Mark Tercek discussing green infrastructure

It’s (Finally) Infrastructure Week.

Here’s what’s missing from the picture.

Remember when President Trump and team talked regularly about “Infrastructure Week?” Alas, it never came to pass. Instead, the notion became a running gag. Too bad. It was one of Trump’s better ideas.

Fast forward to today, and it looks like infrastructure’s moment has finally arrived. Spurred by President Biden’s big proposal, Democrats and Republicans have even engaged in a somewhat substantive debate about what constitutes proper infrastructure. Further, a big infrastructure bill will likely pass soon. This is real progress.

But one thing is mostly missing from the conversation.


As our readers know, green infrastructure (aka “natural capital”) presents a hugely attractive win-win-win-win investment opportunity. We’ve been waiting a long time for this moment. But we need to do much more right now to take full advantage of this opportunity. 

Let’s rev up assertive and collaborative campaigning for green infrastructure. Private sector players, NGOs, philanthropists, and scientists should speak out. This is the very best opportunity we’ve had in a very long time to champion natural capital. 

There is reason for some optimism. The concept of green infrastructure is now well understood. And a number of new and exciting private sector efforts are underway to pursue business opportunities connected to natural capital. 

But infrastructure investing is mostly the job of the government. Unless we push public officials very hard now, a green infrastructure boom is not likely.

Disclosure:  I’m an enthusiast about investing in nature. It was a main focus for me over the 11 years I served as CEO of the Nature Conservancy. I wrote a book on the topic. And today I advise and invest in a number of companies in the nature-based solutions business. 

Green Infrastructure 101

Most of us love nature for nature’s sake. We also respect other species and future generations. We don’t need any additional rationale to care for nature. We know it’s the right thing to do, period.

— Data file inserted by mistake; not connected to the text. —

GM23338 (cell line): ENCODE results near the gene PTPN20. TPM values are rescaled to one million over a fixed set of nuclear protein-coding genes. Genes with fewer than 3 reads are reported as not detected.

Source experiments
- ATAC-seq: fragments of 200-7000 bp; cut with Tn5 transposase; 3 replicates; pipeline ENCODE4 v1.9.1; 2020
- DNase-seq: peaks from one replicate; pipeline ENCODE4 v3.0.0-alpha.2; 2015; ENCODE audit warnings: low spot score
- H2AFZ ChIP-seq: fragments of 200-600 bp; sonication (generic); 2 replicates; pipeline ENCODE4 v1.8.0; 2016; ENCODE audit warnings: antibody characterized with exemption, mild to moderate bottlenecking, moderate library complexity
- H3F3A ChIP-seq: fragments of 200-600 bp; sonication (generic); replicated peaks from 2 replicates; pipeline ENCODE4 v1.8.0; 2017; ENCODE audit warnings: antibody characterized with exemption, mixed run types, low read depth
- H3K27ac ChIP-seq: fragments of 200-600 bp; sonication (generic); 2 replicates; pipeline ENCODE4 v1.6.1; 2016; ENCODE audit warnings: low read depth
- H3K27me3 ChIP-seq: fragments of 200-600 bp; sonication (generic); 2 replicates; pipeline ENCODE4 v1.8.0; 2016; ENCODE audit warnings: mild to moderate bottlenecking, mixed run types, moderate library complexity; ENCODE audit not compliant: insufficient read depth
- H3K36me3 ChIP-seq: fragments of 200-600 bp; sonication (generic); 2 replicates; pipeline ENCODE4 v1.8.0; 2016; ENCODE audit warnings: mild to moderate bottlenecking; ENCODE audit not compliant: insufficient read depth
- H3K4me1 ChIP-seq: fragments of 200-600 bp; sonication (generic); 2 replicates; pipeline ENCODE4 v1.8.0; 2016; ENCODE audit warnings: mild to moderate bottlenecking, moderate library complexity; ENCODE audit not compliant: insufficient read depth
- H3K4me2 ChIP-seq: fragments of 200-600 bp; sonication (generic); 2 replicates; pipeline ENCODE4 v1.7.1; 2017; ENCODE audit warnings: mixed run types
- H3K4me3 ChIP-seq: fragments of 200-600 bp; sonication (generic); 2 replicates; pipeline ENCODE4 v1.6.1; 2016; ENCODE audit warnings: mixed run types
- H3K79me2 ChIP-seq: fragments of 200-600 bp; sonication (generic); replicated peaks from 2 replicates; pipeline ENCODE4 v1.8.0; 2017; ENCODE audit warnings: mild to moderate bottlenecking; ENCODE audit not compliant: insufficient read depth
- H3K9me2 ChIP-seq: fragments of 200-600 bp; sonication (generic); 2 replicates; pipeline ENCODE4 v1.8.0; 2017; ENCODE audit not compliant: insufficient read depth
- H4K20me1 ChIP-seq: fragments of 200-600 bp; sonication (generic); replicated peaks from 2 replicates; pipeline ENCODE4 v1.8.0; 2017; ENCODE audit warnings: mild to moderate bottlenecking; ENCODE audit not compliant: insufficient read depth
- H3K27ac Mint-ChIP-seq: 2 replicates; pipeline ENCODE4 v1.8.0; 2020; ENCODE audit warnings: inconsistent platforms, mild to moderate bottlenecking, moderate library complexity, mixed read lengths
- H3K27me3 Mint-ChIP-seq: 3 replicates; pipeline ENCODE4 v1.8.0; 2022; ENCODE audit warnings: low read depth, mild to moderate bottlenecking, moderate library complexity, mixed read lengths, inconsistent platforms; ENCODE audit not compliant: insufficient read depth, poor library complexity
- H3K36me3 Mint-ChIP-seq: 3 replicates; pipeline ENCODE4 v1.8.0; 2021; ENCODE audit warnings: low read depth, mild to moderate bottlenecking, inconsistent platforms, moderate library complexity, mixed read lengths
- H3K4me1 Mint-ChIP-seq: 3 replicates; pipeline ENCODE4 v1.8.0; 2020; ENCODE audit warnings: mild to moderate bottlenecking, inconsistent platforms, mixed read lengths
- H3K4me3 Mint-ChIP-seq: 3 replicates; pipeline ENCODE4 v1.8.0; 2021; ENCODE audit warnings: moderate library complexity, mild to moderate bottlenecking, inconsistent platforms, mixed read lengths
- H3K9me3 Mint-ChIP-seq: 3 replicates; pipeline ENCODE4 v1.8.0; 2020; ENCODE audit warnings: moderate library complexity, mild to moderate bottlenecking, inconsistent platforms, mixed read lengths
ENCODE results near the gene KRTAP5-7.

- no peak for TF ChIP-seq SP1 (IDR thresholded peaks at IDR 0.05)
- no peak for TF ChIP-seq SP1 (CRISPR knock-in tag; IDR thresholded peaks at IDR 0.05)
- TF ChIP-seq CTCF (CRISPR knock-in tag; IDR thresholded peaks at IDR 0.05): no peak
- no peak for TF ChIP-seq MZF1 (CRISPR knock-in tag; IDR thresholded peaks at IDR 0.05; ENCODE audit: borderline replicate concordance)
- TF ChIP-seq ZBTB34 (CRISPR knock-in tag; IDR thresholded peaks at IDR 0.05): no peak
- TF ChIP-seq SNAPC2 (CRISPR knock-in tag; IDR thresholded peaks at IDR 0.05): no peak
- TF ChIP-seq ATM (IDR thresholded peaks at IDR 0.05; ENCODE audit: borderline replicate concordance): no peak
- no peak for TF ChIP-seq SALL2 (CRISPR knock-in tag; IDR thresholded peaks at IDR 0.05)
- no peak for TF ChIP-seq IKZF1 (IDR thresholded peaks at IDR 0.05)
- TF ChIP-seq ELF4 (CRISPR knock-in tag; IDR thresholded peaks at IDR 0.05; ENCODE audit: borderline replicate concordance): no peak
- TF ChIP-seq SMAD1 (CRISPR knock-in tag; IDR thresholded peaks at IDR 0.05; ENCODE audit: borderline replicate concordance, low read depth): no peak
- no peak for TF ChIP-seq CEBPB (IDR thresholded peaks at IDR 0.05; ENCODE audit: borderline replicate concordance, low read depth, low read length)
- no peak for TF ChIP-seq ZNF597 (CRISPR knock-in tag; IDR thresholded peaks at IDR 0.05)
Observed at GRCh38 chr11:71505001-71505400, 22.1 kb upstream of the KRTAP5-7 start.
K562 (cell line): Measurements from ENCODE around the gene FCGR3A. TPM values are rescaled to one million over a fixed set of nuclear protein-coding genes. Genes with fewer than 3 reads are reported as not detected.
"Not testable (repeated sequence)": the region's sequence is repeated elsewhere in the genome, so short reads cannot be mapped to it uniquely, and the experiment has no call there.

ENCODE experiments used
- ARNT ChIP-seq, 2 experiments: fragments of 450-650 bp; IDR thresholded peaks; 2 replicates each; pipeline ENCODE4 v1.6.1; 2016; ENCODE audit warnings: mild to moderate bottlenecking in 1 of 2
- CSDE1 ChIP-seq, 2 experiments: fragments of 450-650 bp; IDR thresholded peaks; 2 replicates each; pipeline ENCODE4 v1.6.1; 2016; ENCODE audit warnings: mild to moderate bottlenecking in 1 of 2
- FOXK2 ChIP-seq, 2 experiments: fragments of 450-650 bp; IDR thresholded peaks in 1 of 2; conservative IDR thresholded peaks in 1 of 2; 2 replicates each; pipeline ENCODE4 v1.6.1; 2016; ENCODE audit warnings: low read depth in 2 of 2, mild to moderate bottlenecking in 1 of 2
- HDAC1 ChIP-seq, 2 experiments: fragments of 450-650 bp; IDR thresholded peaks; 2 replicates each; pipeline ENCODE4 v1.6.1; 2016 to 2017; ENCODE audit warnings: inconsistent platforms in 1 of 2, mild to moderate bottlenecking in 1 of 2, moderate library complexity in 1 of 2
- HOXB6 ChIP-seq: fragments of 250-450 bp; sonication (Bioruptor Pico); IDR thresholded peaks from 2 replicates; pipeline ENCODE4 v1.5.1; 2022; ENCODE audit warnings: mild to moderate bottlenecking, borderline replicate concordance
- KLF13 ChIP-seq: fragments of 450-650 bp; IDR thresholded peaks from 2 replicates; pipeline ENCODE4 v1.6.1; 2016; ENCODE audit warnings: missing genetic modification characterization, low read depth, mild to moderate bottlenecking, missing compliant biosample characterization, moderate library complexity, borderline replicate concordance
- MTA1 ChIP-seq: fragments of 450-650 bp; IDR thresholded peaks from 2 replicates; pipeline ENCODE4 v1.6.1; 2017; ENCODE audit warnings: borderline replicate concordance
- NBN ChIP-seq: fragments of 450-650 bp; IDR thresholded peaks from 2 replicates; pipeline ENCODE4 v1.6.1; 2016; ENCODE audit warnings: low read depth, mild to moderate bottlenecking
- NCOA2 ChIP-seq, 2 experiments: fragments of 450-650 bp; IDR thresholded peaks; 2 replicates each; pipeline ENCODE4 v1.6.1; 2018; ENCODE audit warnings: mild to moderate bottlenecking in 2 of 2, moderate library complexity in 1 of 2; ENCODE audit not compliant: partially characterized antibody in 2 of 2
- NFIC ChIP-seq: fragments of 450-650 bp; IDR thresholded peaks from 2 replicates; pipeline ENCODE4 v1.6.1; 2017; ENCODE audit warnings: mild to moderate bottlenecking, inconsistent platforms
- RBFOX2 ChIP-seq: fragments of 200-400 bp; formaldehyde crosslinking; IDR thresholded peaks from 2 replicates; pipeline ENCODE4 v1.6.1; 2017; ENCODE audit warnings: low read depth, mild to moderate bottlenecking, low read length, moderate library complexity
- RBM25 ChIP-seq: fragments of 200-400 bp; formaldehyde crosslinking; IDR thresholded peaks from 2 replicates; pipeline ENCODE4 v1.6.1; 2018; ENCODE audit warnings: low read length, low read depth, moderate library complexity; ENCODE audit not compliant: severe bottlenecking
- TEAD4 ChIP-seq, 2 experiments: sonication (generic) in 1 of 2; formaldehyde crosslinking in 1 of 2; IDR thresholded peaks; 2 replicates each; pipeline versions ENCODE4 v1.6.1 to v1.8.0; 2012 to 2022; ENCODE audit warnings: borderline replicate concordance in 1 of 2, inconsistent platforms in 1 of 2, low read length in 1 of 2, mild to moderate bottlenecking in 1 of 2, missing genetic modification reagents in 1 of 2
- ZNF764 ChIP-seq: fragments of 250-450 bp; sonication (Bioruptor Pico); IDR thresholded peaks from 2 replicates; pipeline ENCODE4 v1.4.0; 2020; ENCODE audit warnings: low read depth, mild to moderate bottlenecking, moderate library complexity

But let’s broaden our thinking for a moment. 

We can also think of nature as an asset base that we should invest in and protect. Why? Because nature provides us critical services such as: 

  • clean air to breathe  
  • healthy water to drink  
  • good soil in which to grow our food  
  • coastal ecosystems that protect us from sea level rise and storms  
  • habitat for biodiversity 
  • beautiful outdoor areas for recreation  
  • and—if we don’t blow it—a stable climate in which to live. 

We also know that this natural capital base is severely degraded. Nature urgently needs our help right now or we risk losing these key services forever

This investment rationale for nature is useful because it helps mobilize additional resources, including people, dollars, political clout, and enthusiasm to the cause. We can use this extra help.

But when governments plan big infrastructure programs, they still mostly think about “grey” (i.e., man-made) assets, such as bridges and seawalls. 

It’s our job to get green alternatives on the table, like greening rooftops, restoring forests, and conserving ecosystems that strengthen watersheds or provide us protection from storms.

For the skeptics among us: why is green infrastructure win-win-win-win?

I can think of no better example than New York City’s famous investment in nature in the late 1990s. 

By 1989, a combination of increased pollution and stricter EPA rules left NYC facing the prospect of building new facilities to clean its drinking water . . . to the tune of $8 billion — a cost that would ultimately be borne by local residents and business. But thanks to some courageous and bold thinking by city officials, regulators, farmers, and landowners, a much better alternative was funded. Rather than paying to clean up dirty water once it made its way into the city, these leaders chose to protect the upstream watershed from where the water came. The price tag was still in the billions, but far below the figure 8 that was originally before them. 

This was truly a win-win-win-win. At no extra charge, the city secured: 

  • beautiful open spaces  
  • good jobs  
  • habitat for wildlife  
  • good farming conditions
  • beautiful areas for outdoor recreation 
  • and even some carbon sequestration (although climate wasn’t intentionally part of the game plan at the time). 

So instead of building a huge piece of grey infrastructure to clean up a human-made mess, the city instead invested in nature to keep clean and delicious water clean and delicious and attained all these additional benefits. It makes sense, doesn’t it? You can read more about the details here. It truly is an amazing story. And it’s a model for future investment. 

Are there other great examples of green infrastructure?

Yes, plenty!  How about: 

Just to name a few. 

Sounds like a no-brainer. What’s holding us back?